A teenager whose March 2010 arrest made headlines because of allegations of police brutality appeared in court early Thursday after he was arrested in connection with another burglary.
Harris County sheriff's deputies said Chad Holley, 18, and three others -- Alexander Babbs, 20, Paulus Jackson, 18, and Donald Toren, 19 -- were seen running out of a home in the 14400 block of Forest Trail in northwest Harris County at 2 p.m. Wednesday. The group got into a car and a neighbor got a license plate number, investigators said. Deputies pulled over the car and took four people, including Holley, into custody, officials said.
Holley and the three other suspects were all charged with burglary of a habitation.
The four suspects appeared before a judge at 2 a.m. Thursday.
"They came out of the home with a laptop. They passed the laptop over the fence as they jumped back over the fence and got back into their car," a court official read in court.
Babbs, Jackson and Toren all confessed to committing the crime with Holley, the court official said.
Bond was set at $10,000 for Holley and the others. Holley was released from jail shortly after noon.
Holley didn't say a single word when he was walked out of jail.
Holley rode home with Quanell X, who has been one of Holley's biggest supporters. The community activist said he has reached a new conclusion about Holley.
"There is something mentally wrong with Chad Holley," he said.
Quannell X said Holley does not understand the magnitude his decisions. He said Holley has a mental illness and had taken strong anti-psychotic medications for years, but stopped taking the medicine because his insurance benefits ran out when he turned 18 and his mother could not provide the needed medications.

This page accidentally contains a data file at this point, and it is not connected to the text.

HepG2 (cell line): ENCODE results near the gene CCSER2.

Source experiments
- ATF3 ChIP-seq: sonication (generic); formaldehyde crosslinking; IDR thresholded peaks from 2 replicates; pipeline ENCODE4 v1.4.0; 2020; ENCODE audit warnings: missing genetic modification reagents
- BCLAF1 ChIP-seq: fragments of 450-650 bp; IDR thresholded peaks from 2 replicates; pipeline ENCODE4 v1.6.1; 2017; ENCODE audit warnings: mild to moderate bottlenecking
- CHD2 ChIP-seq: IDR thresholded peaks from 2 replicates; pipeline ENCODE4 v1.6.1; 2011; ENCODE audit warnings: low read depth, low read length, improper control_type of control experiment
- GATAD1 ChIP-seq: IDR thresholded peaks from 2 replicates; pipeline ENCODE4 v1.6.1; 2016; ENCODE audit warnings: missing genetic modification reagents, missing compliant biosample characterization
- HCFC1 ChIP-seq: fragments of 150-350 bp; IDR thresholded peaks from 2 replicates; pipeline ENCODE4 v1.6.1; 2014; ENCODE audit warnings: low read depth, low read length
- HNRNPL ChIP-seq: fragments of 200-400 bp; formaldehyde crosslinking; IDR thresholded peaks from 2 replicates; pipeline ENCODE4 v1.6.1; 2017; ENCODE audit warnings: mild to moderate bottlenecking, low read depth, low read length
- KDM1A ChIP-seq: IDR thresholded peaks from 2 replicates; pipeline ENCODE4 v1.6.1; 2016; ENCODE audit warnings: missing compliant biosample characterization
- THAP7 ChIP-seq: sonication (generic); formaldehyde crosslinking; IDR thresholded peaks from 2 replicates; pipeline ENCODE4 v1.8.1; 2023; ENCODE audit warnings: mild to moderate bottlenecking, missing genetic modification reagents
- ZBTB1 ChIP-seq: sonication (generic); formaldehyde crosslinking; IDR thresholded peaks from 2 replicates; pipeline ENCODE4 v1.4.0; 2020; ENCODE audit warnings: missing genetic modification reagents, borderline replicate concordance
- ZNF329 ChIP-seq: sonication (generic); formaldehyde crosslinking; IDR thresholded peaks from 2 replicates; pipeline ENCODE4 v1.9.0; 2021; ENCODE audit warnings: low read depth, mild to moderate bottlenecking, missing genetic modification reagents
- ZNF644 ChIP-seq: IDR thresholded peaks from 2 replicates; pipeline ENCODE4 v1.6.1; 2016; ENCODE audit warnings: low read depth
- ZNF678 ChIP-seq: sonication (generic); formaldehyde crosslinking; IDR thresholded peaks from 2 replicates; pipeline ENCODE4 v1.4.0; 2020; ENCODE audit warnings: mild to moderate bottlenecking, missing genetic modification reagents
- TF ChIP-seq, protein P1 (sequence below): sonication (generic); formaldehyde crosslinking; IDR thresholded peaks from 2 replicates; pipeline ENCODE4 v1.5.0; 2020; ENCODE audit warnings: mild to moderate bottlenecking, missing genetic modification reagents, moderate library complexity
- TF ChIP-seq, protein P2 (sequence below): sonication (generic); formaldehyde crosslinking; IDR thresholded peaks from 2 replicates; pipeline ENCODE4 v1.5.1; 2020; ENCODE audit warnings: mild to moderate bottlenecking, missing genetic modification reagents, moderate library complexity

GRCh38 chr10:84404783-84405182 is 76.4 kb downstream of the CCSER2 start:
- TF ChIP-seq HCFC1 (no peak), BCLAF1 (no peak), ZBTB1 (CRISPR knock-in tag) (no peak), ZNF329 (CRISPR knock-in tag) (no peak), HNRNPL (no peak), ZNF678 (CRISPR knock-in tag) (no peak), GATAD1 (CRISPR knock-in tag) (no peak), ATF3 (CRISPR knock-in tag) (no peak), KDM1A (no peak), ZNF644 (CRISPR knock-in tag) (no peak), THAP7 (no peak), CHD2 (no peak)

"He has refused to take his medicine for months now," Quanell X said. "Ms. Holley explained to me clearly that once Chad refused to take those medicines, he became a totally different young man."
Quanell X said this may not be Holley's last arrest.
"If he does not get his mental situation straight, something else stupid and crazy may happen with this young boy," he said. "It's a bad situation."
Holley's civil lawsuit filed against former Houston Police Officer Andrew Blomberg claimed that Holley's mental condition was affected when he was beaten.
"As a result of Blomberg's excessive and unreasonable use of force against this minor, Chad has sustained head, neck and brain injuries," the lawsuit said. "Chad is undergoing psychological and psychiatric care since the beating and he has been found to be suffering from mental deficits, neurological impairment and psychological malfunctions."
Quanell X said he did not know if Holley's mental problems started before or after the beating.
"The medicine bottles I saw had 2011 and 2012 and 2010 on them. Obviously this has been happening since the beating for sure."
Quanell X met with other community leaders Thursday night. They said they want the cases against the three former Houston Police Officers to stand on their own.
"These officers should be weighed for what they did on that video tape," Quannell X said. "That's clearly criminal conduct. And they should go to jail."
Holley has another court appearance scheduled for Friday.
Holley Made National Headlines
Holley's first arrest in March 2010 was captured on surveillance cameras installed at a southwest Houston business. The video showed several Houston police officers kicking and stomping him. Holley was 15 at the time. He was later convicted on a burglary charge and given probation.
Four Houston police officers were fired and charged in connection with the arrest. One of them, Andrew Blomberg, was acquitted last month of official oppression, which sparked outrage by some community leaders. All of the jurors were white.
Three more former officers, Drew Ryser, Phillip Bryan and Raad Hassan will be tried on similar charges.
"One of the reasons the trial of the officers was delayed two years is because of pre-trial publicity. So, that's why I'm going to do everything in my power not to make any commentary that would drive that, " Harris County District Attorney Pat Lykos said when asked about Holley's latest arrest.
"I don't know the facts and circumstances of his arrest, but really, I have no feeling toward it. He's no different than any other suspect that has been arrested for committing some crime," said HPD Chief Charles McClelland.
McClelland said he doesn't think Holley's latest arrest will play a role in any of the officers' upcoming trials.